Situation 3: The Wilderness
Your patrol has been planning a camping adventure for the last several months and are finally ready to head out. You make it to your destination and set-up camp before heading out on a long, pre-dinner hike. The weather is beautiful and you stay out longer than planned. As the sun starts getting low, you decide to head back and make those delicious hobo packets you’ve been thinking about all day long. But as soon as camp is within sight, you know something is terribly wrong! A bear came by while you were gone, ate all of your food, and destroyed your gear. All that’s left are:
- a flashlight
- a yo-yo
- some clothespins
- a pocket knife
- a pair of stilts
- your choice of one of the Scout Six Essentials
It’s going to be a long two days and nights before your adult leaders arrive to bring you home. You have five minutes to discuss your situation and the items you have available to you. Rank them from most- to least-important and how you would use them. Choose a group representative to come back to explain your list and reasoning. A list of your found items will be pasted into chat and broadcasted to your groups. Ready, set, go!
Situation 4: The Extreme Adventure Injury
It’s a beautiful day for adventure, so you and your patrol decide to take that biking trip you’ve been talking about. It’s late December, so it’s pretty cold but the ground is dry and you want to head out to make the most of the daylight hours. You’ve double checked your bike and gear, and everything looks great, so you meet up on a remote bike trail and head out. Time flies when you’re having fun, and you realize you’re losing light and decide to call it a day when one of you falls off your bike and breaks an arm. “Great,” you think, “it’s cold and getting dark – how could this get any worse?” That’s when the snow starts. Just like any good Scout, each of you has the Six Essentials in your pack, but your buddy can’t ride back and is in distress. You have the following items that might help:
- a small pile of lint you found in your coat pocket
- a Troop neckerchief
- your phone, but the cold is quickly draining the battery
- a pocketknife
- a bike lock and chain
You’re running out of daylight! You have five minutes to discuss your situation and the items you have available to you. Rank them from most- to least-important and how you would use them. Choose a group representative to come back to explain your list and reasoning. A list of your found items will be pasted into chat and broadcasted to your groups. Ready, set, go!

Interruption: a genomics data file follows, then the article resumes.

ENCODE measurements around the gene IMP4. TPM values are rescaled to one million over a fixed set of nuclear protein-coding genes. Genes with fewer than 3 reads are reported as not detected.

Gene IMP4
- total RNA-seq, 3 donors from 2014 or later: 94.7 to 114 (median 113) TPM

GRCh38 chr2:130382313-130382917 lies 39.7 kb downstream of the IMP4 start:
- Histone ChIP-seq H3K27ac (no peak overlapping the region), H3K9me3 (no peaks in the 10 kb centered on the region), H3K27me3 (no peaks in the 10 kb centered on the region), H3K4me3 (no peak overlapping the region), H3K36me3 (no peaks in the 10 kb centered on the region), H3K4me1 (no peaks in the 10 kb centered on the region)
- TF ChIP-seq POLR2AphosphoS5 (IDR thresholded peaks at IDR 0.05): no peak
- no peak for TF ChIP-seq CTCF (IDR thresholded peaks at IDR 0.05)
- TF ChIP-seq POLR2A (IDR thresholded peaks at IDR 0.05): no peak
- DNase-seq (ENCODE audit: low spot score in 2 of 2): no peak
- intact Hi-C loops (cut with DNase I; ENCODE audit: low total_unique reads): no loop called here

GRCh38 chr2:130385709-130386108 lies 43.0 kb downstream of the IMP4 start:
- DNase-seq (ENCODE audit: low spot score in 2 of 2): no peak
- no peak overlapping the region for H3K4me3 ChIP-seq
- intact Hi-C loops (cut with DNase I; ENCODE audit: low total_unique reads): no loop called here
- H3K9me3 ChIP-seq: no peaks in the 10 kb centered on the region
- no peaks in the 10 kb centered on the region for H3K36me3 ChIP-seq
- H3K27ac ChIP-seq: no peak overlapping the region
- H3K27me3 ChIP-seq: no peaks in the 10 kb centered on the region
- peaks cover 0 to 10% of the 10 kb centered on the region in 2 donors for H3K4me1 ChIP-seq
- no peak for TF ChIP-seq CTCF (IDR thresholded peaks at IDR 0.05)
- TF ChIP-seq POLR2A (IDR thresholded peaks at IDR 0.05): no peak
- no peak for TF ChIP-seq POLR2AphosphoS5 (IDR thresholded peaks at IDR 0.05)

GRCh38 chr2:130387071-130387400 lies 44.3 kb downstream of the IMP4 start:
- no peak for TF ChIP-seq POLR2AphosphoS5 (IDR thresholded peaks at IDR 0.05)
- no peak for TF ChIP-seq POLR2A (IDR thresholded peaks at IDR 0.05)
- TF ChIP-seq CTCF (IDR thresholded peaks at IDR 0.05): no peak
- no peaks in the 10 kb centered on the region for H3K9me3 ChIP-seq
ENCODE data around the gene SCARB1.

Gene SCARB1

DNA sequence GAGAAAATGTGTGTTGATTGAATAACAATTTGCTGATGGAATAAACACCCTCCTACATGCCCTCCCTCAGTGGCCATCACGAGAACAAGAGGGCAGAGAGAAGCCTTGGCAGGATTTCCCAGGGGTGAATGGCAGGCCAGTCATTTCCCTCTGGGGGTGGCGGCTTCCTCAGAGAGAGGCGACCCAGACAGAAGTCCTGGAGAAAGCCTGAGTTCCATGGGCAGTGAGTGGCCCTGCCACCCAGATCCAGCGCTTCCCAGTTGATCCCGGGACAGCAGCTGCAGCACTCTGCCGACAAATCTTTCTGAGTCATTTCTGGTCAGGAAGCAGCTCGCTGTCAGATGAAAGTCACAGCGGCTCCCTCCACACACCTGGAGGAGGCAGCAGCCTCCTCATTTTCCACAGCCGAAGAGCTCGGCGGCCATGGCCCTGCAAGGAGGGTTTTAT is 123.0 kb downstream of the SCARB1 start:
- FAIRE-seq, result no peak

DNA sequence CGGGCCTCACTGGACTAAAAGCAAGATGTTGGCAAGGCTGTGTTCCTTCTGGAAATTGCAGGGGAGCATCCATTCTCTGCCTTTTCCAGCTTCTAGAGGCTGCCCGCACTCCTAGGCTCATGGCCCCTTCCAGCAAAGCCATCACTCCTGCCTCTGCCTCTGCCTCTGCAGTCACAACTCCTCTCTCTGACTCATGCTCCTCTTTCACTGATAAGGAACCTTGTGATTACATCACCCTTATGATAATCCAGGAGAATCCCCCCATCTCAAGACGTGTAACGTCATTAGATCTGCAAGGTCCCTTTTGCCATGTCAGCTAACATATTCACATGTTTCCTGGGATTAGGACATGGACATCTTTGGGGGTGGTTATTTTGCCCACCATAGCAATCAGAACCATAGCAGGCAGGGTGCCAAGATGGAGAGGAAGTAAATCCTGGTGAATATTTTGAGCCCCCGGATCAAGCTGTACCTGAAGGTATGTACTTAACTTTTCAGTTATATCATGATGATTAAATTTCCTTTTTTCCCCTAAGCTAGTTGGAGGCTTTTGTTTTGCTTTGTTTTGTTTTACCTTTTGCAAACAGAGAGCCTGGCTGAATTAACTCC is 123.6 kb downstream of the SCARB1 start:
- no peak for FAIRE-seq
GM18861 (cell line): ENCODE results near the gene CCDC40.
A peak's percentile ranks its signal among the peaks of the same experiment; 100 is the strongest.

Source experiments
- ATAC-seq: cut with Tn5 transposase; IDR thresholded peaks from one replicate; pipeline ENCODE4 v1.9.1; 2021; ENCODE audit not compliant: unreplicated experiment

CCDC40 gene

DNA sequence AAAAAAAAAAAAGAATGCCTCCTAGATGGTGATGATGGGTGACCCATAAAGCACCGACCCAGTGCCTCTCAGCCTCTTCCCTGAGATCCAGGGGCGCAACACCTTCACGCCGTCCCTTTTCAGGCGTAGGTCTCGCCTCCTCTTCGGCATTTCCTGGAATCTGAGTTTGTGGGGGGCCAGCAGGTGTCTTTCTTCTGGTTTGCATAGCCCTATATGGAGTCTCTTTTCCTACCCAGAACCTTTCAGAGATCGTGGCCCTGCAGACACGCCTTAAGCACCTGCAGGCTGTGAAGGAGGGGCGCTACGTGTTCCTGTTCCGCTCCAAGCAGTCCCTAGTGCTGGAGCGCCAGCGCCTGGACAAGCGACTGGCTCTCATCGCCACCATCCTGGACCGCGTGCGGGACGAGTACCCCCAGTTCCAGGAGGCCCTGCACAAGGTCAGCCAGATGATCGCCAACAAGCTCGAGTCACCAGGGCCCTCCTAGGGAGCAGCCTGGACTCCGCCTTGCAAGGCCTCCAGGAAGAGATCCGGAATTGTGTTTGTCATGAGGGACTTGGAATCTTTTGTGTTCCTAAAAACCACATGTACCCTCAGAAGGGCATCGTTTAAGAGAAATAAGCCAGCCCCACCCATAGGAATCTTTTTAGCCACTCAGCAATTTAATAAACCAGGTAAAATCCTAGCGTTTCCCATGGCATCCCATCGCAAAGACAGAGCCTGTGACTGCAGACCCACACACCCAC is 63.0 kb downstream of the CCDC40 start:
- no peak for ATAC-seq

Would Your Scouts Survive?
Seems to me there’s nothing a Scout can’t do, and if their ability to be flexible and use new technology to continue on with the program is any indication, I think our youth are going to keep the rest of us moving forward no matter the situation. In fact, I think their ingenuity and creativity in these trying times will change the Scouting program forever, and in countless wonderful ways.
So what do you think? Would your Scouts survive? How did these survival situation games go over with your unit? What would you add or change? I want to know all about it! Don’t forget to follow, like, and share Look Wider Still to stay in the loop.
Yours in Scouting,
Scouting Activities: SCOUTERGORIES Zoom Game
Do you remember family game night growing up? Some games made for a fun evening, like Candy Land and Life while others turned typically sweet family members into wild-eyed logophiles, like Scattergories. Was that just my childhood home? I hope so.
As an adult, I’ve come to love the game again. My son (the PL) and I were talking about games he could play over Zoom this week, and in the midst of a pretty desperate brainstorm, a lightbulb went off. What about Scattergories for Scouts… Scoutergories? Learn more at Scouting Activities: SCOUTERGORIES Zoom Game!
Scouts BSA Patrol Activities: Virtual Whisper Game
“Scouting is not an abstruse or difficult science: rather it is a jolly game if you take it in the right light. In the same time it is educative, and (like mercy) it is apt to benefit him that giveth as well as him that receives.” Lord Robert Baden-PowellA jolly game sounds good about now, and if you’re several weeks into virtual meetings, you’re looking for new ideas, so I thought I’d share what my PL son is up to next. Learn more at Scouts BSA Patrol Activities: Virtual Whisper Game.
Scouts BSA Patrol Activities: Scout Rank BINGO Game
My son (PL) is wrapping up the 30 Day Rank Challenge posted by the Heart of America Council, with his brand new patrol of brand new Scouts, and as he mulled over how to test them on what they’ve learned. After careful consideration, we talked over his strategy and he decided he’d rather make it a game than outright quiz his patrol on Scouting details. Keep it simple, make it fun! Right? So we brainstormed games that could be played through his next Zoom meeting, and landed squarely on BINGO. Learn more at Scouts BSA Patrol Activities: Scout Rank Bingo Game.